GlassBarge

GlassBarge

About GlassBarge

Glassmaking innovations in Corning have shaped the modern world, from the first electric light bulbs for Thomas Edison and the invention of optical fiber for telecommunications, to the glass used in modern flat screen displays. And that story all began with a voyage on New York State’s waterways.

In 1868, the Brooklyn Flint Glass Company relocated to Corning, via the New York Waterways, and evolved into the company that is today known as Corning Incorporated. In celebration of the 150th anniversary of this pivotal journey, CMoG launched GlassBarge—a 30’ x 80’ canal barge equipped with CMoG’s patented all-electric glassmaking equipment—in Brooklyn Bridge Park on May 17, 2018. It then traveled north on the Hudson, then westward along the Erie Canal before it made its way to the Finger Lakes. It stopped at ports in Yonkers, Poughkeepsie, Kingston, Albany, Little Falls, Sylvan Beach, Baldwinsville, Fairport, Lockport, Buffalo, Medina, Brockport, Pittsford, Seneca Falls, and Watkins Glen. A ceremonial last leg of the trip took place on land, and concluded in Corning with a community-wide celebration, Harvest Homecoming, on September 22.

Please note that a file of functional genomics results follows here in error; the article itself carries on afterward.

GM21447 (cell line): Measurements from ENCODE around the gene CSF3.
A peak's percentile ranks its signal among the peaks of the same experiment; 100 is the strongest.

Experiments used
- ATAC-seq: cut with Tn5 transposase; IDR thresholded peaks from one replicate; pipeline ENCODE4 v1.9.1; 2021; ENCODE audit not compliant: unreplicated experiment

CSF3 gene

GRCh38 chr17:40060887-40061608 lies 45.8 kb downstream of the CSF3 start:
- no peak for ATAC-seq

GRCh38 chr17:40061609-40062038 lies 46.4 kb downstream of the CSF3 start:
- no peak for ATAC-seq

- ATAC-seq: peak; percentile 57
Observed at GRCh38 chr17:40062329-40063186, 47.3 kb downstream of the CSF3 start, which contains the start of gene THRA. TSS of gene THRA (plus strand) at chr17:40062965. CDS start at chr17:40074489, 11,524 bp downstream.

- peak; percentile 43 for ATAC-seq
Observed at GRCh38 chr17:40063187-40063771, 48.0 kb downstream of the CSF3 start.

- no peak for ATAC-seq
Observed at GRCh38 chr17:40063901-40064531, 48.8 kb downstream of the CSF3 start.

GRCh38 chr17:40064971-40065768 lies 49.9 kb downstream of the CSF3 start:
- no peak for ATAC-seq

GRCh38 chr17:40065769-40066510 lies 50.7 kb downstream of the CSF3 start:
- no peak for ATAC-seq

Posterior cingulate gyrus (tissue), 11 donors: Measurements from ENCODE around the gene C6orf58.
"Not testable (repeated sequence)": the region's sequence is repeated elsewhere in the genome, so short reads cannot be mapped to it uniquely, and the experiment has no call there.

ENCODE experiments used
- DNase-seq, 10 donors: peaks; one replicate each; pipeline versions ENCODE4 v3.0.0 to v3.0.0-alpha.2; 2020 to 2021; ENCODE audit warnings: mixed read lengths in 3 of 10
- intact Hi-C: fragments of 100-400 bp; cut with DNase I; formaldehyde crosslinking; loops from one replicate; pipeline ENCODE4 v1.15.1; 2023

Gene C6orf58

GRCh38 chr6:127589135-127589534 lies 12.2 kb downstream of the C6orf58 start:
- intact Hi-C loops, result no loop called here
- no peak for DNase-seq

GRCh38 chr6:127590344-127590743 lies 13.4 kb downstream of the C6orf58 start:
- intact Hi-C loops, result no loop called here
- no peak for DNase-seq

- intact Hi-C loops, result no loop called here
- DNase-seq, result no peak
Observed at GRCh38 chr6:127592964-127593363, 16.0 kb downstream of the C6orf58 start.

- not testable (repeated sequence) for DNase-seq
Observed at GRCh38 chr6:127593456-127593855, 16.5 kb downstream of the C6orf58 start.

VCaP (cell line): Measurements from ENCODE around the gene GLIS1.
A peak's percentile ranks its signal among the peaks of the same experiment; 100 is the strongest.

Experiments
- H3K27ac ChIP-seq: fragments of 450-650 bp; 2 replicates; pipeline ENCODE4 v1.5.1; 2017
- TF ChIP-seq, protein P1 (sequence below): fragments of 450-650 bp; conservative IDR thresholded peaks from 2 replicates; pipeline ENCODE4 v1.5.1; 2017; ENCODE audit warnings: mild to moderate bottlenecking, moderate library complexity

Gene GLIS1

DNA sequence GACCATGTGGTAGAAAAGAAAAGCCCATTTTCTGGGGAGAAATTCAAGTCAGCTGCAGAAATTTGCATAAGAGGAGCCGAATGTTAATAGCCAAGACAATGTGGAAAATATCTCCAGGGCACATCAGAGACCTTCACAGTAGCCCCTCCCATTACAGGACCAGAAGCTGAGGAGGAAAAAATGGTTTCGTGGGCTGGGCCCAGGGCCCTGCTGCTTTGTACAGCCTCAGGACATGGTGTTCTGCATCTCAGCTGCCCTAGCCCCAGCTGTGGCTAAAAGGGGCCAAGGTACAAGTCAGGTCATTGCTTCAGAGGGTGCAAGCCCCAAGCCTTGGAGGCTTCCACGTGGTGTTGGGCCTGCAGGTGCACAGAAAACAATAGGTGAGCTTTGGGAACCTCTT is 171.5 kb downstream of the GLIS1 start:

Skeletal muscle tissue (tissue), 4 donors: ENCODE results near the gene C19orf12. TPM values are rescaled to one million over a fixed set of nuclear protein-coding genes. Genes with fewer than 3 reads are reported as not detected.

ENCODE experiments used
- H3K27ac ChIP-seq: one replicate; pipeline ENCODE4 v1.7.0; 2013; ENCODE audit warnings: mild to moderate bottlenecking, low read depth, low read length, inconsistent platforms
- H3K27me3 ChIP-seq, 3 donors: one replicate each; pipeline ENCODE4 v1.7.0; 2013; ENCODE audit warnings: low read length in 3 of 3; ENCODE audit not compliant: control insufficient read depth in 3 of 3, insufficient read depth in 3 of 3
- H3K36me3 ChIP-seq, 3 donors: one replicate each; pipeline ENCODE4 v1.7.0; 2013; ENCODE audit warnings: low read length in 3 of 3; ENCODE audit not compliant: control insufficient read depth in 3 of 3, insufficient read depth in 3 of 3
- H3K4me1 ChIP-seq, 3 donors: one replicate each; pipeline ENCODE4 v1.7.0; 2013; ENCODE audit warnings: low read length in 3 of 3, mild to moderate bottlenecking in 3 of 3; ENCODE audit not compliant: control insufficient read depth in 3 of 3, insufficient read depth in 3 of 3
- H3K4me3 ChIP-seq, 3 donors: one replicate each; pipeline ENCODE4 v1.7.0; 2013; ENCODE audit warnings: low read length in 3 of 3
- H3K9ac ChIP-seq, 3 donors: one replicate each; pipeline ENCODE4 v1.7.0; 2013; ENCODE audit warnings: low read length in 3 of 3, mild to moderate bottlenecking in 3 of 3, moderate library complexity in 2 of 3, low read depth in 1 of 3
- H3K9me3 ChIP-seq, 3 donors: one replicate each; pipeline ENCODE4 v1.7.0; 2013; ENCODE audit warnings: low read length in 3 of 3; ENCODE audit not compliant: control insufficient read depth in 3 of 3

In addition to sharing the story of glassmaking in Corning, the GlassBarge tour emphasized the continued role of New York’s waterways in shaping the state’s industry, culture, and community. GlassBarge was the 2018 signature event for the statewide celebration of the Erie Canal Bicentennial. The GlassBarge journey was also celebrated back in Corning with a re-installation of the Crystal City Gallery, which shares the story of how Corning became one of the premier centers for glass cutting in the United States.

Partners

The Lake Champlain Maritime Museum invited people aboard the Lois McClure to learn about what life was like on board a canal barge in the 19th century. The South Street Seaport Museum was on hand to talk about their historic tug that moved GlassBarge along the waterways.

GlassBarge was enabled through the generous support of grants from I LOVE NEW YORK, Empire State Development’s Division of Tourism; the New York State Council on the Arts (NYSCA); and the New York State Canal Corporation through Governor Andrew Cuomo’s Regional Economic Development Council Initiative.